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Meet international coaches in London during Olympics

Rowperfect was fortunate to meet Dr Frank Dick OBE -former performance director of British Athletics.   He told … read more

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Rowperfect was fortunate to meet Dr Frank Dick OBE -former performance director of British Athletics.   He told us about his vision for a community of sports coaches around the world learning from each other and sharing ideas.

My vision for coaching is a bit like an archipelago of islands of information across time and distance around the world. I would like there to be one Coaches House at each major sporting event round the world. Everything that goes there is recorded and over 50 ‘interventions’ have already been filmed at this Olympics.

The underlying sea of the ‘archipelago’ is community and communication – a resource that coaches can tap into that otherwise could get missed.  We aim to capture the experience and learn the lessons from it.

I first got the idea when I did it for the IAAF in Berlin in 2009 – I called it the World Class Coaches Club.  The focus is on the next generation of coaches – I’ve called it “Games Ready”. There is no point if the local federations don’t support these coaches when they go back home.

Join the international Coaches at 106 Piccadilly, London W1. Just go in and you can register at the door. It costs nothing.

The Games ready talks starts at 8.45 am there are sessions during lunch at 1 pm and coaches interviews in the evening at 7.30.  As this moves on to the next event, once registered you’ll be kept informed of future events.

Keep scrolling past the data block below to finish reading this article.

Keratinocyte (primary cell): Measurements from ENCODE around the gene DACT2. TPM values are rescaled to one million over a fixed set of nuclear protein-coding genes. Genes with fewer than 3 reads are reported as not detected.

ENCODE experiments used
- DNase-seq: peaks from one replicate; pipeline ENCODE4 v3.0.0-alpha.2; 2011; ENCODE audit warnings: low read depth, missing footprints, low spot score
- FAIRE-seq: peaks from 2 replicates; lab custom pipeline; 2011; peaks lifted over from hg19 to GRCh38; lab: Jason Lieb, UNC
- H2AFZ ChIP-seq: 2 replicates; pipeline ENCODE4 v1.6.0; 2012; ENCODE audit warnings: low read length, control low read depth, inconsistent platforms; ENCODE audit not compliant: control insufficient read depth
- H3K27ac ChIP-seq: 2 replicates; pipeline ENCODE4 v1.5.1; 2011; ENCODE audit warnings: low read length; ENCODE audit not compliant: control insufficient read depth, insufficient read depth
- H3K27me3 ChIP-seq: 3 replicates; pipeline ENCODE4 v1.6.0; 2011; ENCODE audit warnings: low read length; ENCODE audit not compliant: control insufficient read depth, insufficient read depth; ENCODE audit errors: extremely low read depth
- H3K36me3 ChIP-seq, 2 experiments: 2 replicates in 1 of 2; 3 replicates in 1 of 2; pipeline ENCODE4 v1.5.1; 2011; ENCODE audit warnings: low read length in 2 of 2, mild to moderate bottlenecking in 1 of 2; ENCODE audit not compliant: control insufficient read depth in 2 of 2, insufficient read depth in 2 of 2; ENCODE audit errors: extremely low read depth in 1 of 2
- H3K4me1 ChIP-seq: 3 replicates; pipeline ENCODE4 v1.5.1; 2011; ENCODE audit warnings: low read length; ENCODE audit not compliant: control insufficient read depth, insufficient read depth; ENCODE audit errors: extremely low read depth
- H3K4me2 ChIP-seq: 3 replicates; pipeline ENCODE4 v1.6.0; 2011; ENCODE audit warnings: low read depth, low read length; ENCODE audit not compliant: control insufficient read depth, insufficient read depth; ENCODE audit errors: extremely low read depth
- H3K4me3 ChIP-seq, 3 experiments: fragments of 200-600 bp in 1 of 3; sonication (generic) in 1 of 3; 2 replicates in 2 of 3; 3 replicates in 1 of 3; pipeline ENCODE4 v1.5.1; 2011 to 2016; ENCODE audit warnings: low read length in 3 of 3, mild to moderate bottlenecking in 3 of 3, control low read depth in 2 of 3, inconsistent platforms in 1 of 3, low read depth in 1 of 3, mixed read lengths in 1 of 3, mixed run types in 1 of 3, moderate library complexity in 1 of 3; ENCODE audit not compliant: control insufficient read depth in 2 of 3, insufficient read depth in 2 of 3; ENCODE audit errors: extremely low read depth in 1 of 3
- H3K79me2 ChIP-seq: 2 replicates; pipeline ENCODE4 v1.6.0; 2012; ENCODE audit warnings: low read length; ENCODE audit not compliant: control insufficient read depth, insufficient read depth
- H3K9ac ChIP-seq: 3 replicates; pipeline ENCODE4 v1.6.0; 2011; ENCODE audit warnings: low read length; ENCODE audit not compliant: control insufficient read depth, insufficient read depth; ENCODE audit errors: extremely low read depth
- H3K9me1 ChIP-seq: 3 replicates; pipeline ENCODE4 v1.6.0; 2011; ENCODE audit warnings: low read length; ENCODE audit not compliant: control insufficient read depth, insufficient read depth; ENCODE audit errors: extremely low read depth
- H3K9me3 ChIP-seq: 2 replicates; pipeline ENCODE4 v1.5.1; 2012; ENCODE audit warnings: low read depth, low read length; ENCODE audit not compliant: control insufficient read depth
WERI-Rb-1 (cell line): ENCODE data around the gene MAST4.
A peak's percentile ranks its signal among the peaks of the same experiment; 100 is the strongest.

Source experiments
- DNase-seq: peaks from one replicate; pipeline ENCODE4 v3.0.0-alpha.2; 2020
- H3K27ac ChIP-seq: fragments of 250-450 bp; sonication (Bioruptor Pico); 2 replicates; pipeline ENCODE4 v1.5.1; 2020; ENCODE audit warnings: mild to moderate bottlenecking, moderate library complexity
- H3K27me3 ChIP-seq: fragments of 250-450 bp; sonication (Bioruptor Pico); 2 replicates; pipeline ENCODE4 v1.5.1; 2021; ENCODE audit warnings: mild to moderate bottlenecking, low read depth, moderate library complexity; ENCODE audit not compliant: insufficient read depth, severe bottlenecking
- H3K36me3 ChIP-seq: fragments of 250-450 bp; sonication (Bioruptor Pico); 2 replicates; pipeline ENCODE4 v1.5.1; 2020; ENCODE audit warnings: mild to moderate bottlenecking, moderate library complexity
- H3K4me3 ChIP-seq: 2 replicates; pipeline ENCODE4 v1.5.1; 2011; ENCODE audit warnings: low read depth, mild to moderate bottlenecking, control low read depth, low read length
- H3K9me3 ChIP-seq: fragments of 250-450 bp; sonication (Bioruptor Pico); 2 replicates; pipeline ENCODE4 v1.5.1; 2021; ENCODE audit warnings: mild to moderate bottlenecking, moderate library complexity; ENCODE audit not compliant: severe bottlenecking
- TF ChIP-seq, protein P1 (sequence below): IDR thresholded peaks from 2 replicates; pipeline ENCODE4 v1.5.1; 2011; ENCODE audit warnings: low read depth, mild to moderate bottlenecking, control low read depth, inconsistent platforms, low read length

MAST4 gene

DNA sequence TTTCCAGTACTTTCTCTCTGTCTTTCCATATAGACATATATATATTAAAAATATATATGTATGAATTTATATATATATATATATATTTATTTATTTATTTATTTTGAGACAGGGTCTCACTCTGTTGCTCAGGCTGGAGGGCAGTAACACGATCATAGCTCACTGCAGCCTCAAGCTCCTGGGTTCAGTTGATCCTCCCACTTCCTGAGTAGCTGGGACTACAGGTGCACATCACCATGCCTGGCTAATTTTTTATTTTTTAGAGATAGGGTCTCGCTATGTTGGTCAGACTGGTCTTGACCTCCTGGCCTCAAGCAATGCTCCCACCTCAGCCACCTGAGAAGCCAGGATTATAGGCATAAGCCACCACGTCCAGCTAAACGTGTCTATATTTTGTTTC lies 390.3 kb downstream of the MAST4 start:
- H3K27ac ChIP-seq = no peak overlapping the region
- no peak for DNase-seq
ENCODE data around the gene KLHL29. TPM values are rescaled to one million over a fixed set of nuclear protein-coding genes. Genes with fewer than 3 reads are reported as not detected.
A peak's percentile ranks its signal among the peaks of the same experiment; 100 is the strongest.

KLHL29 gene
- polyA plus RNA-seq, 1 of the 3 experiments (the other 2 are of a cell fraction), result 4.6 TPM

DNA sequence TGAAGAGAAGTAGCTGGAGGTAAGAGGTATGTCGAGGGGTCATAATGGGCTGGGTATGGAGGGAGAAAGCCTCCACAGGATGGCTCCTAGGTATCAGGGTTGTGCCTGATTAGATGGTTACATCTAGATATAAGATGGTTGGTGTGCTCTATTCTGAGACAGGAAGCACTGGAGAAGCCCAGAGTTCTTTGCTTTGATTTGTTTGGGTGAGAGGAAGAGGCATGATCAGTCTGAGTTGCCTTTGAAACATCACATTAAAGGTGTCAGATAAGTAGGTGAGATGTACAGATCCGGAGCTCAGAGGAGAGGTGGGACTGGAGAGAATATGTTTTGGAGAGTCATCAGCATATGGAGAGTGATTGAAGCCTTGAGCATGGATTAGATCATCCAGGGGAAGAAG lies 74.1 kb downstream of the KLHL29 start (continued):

What I want rowing coaches to understand – they’re not just coming into this community just to learn – they will be bringing in their expertise to join the group.

What is coaching?

In coaching an athlete it’s like being on a high wire – the athlete is on the wire and the coach is the wire. A coach has to create an essential tension in the relationship. The tension is like a high wire in the circus – the wire is the relationship and the challenge from the coach. Imaging the athlete trying to pass over the wire – the tension in the rope is between challenge and support. If there is too much support the athlete is molly-coddled and dependent the wire goes slack and you get nowhere. If there’s too much challenge you’ll break the athlete and you get nowhere.

It’s very individual to strike the right balance. At its most sensitive it’s like blowing up a christmas balloon – know when to push that little bit further and when to to back off.

About Rebecca Caroe
Rebecca is the host of RowingChat podcast and is a masters athlete and coach. Passionate about helping others enjoy the sport as much as she does. View all posts from Rebecca Caroe

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